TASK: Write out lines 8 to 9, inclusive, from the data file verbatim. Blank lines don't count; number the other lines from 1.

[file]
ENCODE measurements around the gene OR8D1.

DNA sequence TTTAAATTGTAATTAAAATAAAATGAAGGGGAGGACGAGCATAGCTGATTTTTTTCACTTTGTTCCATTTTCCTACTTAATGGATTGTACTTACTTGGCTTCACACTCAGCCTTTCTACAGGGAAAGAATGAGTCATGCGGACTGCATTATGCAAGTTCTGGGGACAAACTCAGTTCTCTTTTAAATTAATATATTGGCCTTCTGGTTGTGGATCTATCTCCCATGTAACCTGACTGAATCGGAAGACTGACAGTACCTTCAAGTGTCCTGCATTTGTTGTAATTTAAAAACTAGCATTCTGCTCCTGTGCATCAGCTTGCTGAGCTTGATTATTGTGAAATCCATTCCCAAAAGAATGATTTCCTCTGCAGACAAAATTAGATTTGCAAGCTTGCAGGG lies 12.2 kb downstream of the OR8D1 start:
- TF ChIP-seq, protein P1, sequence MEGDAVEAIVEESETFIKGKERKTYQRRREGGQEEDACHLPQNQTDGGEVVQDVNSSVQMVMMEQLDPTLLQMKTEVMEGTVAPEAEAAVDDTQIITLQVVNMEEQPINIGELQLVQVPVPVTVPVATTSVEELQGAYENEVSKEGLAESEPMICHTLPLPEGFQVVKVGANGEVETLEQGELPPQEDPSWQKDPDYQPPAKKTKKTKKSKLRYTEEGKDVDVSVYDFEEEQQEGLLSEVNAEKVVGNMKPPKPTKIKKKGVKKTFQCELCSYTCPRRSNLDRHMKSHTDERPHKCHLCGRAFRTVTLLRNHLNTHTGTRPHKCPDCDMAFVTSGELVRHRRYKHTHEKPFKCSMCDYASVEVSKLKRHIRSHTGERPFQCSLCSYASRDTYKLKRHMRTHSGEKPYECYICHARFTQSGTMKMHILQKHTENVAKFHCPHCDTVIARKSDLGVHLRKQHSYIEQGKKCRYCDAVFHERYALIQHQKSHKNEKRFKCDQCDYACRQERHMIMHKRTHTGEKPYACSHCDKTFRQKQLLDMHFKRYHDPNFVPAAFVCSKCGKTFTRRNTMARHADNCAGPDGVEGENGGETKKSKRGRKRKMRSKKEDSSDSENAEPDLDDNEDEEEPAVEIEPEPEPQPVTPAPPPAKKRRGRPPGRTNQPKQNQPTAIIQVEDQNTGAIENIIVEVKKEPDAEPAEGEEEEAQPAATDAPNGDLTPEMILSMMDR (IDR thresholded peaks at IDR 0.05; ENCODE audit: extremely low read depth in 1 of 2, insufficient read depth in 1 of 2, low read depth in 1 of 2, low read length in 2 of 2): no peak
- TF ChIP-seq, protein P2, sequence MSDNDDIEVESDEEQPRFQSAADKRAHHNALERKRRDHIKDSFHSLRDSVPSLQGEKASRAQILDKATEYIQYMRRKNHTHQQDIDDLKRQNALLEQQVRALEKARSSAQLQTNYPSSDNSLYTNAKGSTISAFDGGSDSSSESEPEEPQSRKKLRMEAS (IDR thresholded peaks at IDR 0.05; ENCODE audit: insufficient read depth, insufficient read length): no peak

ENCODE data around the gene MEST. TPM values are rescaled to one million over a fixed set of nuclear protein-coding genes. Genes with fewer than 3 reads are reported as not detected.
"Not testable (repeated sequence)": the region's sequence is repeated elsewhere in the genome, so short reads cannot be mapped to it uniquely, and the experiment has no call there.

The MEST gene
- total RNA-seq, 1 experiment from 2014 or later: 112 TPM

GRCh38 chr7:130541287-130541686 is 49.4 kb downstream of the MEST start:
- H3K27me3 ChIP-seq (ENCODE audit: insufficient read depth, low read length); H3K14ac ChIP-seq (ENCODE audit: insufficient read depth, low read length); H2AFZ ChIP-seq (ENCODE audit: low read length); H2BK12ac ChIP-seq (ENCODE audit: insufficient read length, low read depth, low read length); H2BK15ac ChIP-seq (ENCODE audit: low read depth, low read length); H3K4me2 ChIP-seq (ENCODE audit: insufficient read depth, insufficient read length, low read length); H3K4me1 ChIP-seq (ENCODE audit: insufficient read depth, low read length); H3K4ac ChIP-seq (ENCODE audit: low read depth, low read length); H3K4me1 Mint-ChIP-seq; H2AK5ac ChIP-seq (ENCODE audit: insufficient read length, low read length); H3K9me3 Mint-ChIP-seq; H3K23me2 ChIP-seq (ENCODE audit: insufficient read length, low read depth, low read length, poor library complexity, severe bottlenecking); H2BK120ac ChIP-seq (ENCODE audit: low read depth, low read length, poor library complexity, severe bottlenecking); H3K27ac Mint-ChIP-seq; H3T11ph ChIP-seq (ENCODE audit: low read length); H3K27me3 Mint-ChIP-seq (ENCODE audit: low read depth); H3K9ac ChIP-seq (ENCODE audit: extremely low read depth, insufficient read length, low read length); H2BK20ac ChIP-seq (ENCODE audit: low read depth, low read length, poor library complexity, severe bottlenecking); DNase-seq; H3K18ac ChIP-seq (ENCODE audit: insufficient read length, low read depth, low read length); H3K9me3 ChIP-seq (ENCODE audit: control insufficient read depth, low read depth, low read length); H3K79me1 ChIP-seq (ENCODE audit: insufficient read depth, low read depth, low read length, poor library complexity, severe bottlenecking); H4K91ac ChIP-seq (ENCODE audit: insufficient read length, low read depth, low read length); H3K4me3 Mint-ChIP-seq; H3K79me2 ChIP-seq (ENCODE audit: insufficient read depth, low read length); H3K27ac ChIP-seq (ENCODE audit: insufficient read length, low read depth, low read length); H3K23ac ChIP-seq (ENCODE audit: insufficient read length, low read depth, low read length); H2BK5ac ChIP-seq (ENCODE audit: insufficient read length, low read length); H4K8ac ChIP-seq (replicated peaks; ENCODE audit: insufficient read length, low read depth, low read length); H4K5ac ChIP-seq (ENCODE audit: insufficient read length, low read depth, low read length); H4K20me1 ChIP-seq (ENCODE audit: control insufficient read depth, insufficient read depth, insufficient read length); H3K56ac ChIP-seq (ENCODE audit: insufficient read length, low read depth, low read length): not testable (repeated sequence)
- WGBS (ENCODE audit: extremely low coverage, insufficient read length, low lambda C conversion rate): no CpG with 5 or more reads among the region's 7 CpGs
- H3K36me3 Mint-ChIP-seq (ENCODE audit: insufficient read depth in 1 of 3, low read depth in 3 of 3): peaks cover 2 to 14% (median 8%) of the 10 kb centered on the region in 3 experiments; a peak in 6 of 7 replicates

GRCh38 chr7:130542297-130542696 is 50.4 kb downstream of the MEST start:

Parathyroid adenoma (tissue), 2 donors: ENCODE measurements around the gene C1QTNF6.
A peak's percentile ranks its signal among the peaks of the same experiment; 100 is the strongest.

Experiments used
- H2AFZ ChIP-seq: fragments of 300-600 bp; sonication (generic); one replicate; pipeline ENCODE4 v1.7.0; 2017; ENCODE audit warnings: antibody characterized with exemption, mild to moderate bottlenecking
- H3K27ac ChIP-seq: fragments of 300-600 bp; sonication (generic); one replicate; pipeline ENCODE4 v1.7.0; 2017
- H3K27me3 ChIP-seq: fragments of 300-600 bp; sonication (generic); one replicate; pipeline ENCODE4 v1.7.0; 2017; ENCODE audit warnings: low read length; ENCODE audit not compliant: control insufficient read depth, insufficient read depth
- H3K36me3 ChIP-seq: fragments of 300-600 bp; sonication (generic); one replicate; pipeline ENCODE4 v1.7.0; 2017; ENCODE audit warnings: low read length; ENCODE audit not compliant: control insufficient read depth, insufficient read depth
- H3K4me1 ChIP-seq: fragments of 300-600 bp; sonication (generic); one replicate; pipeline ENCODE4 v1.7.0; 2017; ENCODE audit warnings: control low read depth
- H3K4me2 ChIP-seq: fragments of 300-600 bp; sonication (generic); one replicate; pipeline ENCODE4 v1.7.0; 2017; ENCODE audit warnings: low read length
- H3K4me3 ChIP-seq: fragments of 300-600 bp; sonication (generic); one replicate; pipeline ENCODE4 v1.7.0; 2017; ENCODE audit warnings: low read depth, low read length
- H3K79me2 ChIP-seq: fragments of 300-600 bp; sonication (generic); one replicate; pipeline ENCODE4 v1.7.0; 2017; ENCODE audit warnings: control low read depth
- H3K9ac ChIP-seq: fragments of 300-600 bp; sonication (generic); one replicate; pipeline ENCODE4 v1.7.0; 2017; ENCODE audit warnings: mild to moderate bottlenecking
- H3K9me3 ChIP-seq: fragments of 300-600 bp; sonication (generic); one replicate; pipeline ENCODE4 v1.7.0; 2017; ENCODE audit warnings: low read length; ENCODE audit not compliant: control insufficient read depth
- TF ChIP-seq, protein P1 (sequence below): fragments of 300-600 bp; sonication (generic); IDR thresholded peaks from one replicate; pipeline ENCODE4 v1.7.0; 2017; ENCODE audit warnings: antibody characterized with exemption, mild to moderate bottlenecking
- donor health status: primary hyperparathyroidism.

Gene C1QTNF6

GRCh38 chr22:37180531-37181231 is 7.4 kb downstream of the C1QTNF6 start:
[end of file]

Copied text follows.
- total RNA-seq, 1 experiment from 2014 or later: 112 TPM

GRCh38 chr7:130541287-130541686 is 49.4 kb downstream of the MEST start: